A more perfect union
Long ago, in the halcyon days of January — specifically, on the halcyon day of January second — I boldly predicted that an utterly madcap editorial run by Slate would be the worst opinion piece of the year. That article, if you recall, was advocating that the government encourage a sufficient level of traffic fatalities to maintain the supply of "free" donor organs. Surely nothing would top that!
Your humble narrator is nothing if not humble, and is thus forced to admit that the ever-faithful, true-
redblue New York Times has certainly given it the old college try. The Times has been running a regular column called "Red Century" for a few months now, in which the luminaries of the modern left wax poetical about (so help me) the Soviet Union and how wonderful life was there. So that’s already pretty stupid, but I am compelled to point out that this week’s "Red Century" column has finally vaulted into the heady stratosphere of stupidity occupied by Slate’s explicitly pro-traffic-fatalities glurge. It’s a bit of historical ignorance about how positively liberated Soviet women were compared to the stupid rubes in the Free World, but… well, just you wait. You won’t believe this one.
Ah, congress. That branch of the government most beloved by rubes who’ve convinced themselves that they’re being represented, have ever been represented, and should be represented. Speaking for myself, I’ve never been represented in my life; still and all, I’m compelled to admit that there is probably a significant constituency that is quite thoroughly represented by good ol’ Maxine Waters, arguably the stupidest congressman in history.
Poor Maxine. She can’t even get anti-Trump hysteria right. Here’s a charming presser she gave last week in which the press corps deliberately baits her into saying completely false things, and she fails to notice.
You’ve probably heard by now, but the next president of the United States will be Hillary Rodham Clinton. We know this because a stalwart bastion of journalistic integrity said so — specifically Newsweek, which made the decision to go ahead and print its special commemorative "Madam President" issues well in advance of the election. Newsweek defended itself by pointing out that this is a common practice; production times being what they are, generally both commemorative issues do get printed, and only the correct one sees distribution. CNN even provided intellectual cover by referencing the true correct fact that MLB produced both Chicago Cubs and Cleveland Indians World Series championship memorabilia, but only sold the Cubs version (the Indians gear will be offloaded in the third world as discount apparel — no, that’s true). There’s just one problem with the story.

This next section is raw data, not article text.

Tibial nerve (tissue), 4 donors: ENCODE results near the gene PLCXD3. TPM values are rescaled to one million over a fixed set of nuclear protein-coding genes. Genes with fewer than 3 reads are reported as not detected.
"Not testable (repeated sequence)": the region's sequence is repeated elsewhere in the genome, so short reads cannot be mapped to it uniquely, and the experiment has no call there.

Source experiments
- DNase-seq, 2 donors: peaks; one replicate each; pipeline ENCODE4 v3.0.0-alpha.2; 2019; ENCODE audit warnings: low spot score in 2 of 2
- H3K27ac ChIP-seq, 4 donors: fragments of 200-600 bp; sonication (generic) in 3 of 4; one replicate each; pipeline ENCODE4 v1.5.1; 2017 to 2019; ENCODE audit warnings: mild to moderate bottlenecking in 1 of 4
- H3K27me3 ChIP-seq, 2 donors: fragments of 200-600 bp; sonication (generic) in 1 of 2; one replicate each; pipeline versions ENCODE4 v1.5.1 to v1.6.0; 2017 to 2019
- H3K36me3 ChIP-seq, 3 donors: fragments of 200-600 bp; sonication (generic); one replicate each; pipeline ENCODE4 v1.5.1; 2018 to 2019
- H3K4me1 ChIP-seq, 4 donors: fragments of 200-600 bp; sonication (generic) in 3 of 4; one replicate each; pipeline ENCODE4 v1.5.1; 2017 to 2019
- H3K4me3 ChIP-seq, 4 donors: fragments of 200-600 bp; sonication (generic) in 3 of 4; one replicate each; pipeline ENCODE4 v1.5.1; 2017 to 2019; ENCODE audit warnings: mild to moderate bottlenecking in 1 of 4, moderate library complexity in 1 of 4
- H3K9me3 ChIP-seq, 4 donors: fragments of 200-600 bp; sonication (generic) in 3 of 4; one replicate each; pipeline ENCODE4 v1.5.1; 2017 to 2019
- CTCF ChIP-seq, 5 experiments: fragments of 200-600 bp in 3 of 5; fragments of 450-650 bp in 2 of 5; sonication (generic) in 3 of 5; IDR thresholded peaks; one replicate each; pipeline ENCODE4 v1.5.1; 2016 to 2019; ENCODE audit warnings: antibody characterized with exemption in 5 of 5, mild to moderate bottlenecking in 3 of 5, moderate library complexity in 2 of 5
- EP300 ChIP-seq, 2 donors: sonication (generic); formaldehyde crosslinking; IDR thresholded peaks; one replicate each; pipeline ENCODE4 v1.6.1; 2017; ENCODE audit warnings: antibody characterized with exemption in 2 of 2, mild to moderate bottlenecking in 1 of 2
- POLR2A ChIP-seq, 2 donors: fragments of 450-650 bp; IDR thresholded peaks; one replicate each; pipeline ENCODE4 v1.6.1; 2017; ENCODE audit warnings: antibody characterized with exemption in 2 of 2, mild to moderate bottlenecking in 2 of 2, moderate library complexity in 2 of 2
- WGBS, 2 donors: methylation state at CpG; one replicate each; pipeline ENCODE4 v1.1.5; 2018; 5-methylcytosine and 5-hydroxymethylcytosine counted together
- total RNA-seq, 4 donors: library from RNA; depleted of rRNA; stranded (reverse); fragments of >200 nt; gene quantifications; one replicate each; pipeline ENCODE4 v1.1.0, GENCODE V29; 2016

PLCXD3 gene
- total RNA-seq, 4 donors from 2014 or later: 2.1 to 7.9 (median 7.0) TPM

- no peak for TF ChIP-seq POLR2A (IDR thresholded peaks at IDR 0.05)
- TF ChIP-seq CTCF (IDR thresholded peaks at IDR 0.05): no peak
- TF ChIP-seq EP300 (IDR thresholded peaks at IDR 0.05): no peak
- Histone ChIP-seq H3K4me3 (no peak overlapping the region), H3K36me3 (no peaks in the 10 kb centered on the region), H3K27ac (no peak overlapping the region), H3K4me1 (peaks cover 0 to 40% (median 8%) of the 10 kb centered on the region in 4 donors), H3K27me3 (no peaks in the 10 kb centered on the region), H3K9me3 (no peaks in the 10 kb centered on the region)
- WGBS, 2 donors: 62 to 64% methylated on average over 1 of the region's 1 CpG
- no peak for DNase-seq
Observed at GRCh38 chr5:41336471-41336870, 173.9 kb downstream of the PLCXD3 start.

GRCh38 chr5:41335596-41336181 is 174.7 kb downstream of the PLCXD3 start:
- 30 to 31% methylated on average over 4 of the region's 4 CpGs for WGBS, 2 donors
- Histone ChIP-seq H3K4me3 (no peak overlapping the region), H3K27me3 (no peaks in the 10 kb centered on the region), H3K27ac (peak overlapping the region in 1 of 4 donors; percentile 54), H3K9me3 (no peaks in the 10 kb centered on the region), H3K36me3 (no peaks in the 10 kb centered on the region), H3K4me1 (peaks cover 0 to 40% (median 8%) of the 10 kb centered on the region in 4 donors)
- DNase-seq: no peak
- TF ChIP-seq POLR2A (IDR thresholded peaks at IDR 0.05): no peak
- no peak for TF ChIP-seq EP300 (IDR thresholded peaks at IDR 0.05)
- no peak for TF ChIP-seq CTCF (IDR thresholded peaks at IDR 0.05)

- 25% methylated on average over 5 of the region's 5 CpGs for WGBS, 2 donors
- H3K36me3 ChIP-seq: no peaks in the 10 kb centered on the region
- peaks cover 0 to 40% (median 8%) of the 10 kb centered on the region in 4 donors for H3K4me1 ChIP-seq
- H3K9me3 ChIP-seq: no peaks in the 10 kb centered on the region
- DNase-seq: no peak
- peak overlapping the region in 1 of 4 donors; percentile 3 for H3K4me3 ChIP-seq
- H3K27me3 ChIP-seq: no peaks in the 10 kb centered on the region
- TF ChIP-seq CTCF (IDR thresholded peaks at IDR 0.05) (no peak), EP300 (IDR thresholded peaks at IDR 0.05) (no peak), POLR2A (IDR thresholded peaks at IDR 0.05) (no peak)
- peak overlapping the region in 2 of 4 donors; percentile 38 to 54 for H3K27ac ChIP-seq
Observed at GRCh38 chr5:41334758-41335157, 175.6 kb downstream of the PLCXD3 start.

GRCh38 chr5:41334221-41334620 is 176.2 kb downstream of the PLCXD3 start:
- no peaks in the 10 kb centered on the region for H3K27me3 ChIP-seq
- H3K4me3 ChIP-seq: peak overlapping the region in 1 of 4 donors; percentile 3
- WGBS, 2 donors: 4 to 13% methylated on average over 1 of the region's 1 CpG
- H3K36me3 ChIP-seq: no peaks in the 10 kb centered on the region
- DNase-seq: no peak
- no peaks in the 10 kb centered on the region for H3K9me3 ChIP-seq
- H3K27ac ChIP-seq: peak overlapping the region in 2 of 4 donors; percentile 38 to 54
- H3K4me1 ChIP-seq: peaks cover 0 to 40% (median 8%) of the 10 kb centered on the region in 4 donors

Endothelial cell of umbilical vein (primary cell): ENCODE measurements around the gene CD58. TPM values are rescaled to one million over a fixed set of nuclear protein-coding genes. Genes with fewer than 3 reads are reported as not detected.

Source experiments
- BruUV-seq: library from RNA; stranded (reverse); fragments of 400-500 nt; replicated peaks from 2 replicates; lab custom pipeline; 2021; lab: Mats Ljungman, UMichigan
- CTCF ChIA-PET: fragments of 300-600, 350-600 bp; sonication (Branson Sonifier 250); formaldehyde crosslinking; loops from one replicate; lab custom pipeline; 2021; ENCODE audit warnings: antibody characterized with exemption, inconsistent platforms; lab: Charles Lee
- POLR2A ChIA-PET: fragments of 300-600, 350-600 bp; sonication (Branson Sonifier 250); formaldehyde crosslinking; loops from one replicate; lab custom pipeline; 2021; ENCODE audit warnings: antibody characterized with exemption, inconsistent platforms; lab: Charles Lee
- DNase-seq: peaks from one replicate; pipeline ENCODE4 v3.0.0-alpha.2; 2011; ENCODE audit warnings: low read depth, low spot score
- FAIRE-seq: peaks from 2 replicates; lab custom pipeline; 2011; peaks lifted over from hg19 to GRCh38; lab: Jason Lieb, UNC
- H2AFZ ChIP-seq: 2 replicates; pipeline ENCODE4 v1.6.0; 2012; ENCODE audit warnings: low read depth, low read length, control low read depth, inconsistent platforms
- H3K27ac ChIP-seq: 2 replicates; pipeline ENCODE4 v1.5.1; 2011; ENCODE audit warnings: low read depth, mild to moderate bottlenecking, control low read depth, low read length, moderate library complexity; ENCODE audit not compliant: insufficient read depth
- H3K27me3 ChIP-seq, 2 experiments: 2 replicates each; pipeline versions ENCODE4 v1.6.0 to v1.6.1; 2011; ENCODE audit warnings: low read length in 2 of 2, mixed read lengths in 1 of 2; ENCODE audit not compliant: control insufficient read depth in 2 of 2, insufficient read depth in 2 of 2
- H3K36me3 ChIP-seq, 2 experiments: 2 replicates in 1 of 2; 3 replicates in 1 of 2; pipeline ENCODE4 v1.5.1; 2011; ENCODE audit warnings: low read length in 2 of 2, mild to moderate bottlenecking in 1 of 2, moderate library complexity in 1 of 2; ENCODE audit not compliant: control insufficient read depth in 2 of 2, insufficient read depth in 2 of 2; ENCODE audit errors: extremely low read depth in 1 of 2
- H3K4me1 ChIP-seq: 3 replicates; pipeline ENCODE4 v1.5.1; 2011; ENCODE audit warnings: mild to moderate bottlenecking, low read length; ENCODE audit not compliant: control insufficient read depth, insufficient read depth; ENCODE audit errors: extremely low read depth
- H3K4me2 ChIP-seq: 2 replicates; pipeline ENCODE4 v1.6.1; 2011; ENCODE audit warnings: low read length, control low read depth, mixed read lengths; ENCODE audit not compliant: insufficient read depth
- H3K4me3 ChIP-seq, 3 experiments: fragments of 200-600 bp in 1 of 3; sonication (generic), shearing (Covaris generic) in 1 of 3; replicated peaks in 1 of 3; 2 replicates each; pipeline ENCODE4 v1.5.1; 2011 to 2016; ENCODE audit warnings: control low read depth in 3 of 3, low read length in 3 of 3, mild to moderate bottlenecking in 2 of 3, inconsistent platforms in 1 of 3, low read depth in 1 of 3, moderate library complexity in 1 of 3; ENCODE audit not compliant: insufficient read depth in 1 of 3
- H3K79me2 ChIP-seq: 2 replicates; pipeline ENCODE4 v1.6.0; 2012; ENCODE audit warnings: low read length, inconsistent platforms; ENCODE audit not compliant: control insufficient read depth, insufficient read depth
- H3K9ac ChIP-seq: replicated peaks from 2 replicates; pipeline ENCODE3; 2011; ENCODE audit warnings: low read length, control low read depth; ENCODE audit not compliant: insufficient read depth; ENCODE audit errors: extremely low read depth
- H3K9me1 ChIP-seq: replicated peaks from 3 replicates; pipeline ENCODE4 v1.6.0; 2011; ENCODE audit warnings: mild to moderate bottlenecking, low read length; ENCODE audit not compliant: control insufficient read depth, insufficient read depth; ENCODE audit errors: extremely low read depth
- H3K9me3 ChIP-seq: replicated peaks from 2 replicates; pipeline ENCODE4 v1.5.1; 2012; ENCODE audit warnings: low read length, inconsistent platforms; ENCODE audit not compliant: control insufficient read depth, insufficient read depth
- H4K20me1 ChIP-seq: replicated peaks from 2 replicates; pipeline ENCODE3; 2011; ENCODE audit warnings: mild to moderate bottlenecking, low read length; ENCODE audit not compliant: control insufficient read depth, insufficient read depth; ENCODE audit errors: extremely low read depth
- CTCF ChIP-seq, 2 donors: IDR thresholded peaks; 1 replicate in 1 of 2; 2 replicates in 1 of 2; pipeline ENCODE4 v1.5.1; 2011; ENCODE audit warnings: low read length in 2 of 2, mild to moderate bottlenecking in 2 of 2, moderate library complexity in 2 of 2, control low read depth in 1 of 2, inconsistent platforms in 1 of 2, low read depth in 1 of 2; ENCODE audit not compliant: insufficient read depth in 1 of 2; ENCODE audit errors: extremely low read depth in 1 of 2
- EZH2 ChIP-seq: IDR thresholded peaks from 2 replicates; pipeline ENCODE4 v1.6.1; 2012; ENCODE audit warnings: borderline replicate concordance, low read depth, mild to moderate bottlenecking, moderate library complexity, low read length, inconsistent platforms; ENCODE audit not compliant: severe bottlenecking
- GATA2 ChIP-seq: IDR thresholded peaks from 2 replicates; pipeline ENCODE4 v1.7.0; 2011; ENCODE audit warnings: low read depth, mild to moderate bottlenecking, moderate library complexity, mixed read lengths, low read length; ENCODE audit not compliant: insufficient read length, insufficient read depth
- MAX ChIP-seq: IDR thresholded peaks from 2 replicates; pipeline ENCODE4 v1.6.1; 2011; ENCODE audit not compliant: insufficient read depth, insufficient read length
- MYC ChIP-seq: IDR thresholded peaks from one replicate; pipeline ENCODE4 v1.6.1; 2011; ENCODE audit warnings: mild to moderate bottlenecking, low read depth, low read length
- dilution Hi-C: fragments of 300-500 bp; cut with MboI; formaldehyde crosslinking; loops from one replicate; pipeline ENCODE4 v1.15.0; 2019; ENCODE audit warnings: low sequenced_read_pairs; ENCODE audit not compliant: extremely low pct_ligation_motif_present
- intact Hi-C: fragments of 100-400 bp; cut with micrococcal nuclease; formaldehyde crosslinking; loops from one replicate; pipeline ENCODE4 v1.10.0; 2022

As CNN explains to its slower readers, "this is the media version of World Series keepsakes that were on sale in Cleveland and Chicago last week. Street vendors printed "Cubs win" and "Indians win" T-shirts, then trashed the Indians shirts after the Cubs won Game 7."
There is just one very notable difference: in the case of the World Series, there were two sets of shirts created. However, in the case of the infamous Newsweek special edition, the publishing company Topix, decided to print just one.
Guess which. [Emphasis original]
This is the end, my only friend
It’s not just the utterly unhinged Hillary Clinton anymore; now we have general Mark Milley, U.S. Army chief of staff, going on record threatening open war against Russia for unspecified "harms:"
The U.S. Army’s chief of staff on Tuesday issued a stern warning to potential threats such as Russia and vowed the service will defeat any foe in ground combat.
"The strategic resolve of our nation, the United States, is being challenged and our alliances tested in ways that we haven’t faced in many, many decades," Army Chief of Staff Gen. Mark Milley told an audience at the Association of the United States Army’s annual meeting in Washington, D.C.
"I want to be clear to those who wish to do us harm… the United States military — despite all of our challenges, despite our [operational] tempo, despite everything we have been doing — we will stop you and we will beat you harder than you have ever been beaten before. Make no mistake about that."
Your humble narrator is compelled to point out that history doesn’t contain a very comprehensive set of examples of Russia being beaten before. At least United States Army chief of staff Milley had the presence of mind to clarify which nation he claims membership in — a point that probably needed repeating at the Association of the United States Army’s meeting in the capital of the United States.